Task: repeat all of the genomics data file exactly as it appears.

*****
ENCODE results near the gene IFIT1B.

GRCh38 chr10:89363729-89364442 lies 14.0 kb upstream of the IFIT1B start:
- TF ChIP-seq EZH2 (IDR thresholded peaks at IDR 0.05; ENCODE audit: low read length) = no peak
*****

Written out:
ENCODE results near the gene IFIT1B.

GRCh38 chr10:89363729-89364442 lies 14.0 kb upstream of the IFIT1B start:
- TF ChIP-seq EZH2 (IDR thresholded peaks at IDR 0.05; ENCODE audit: low read length) = no peak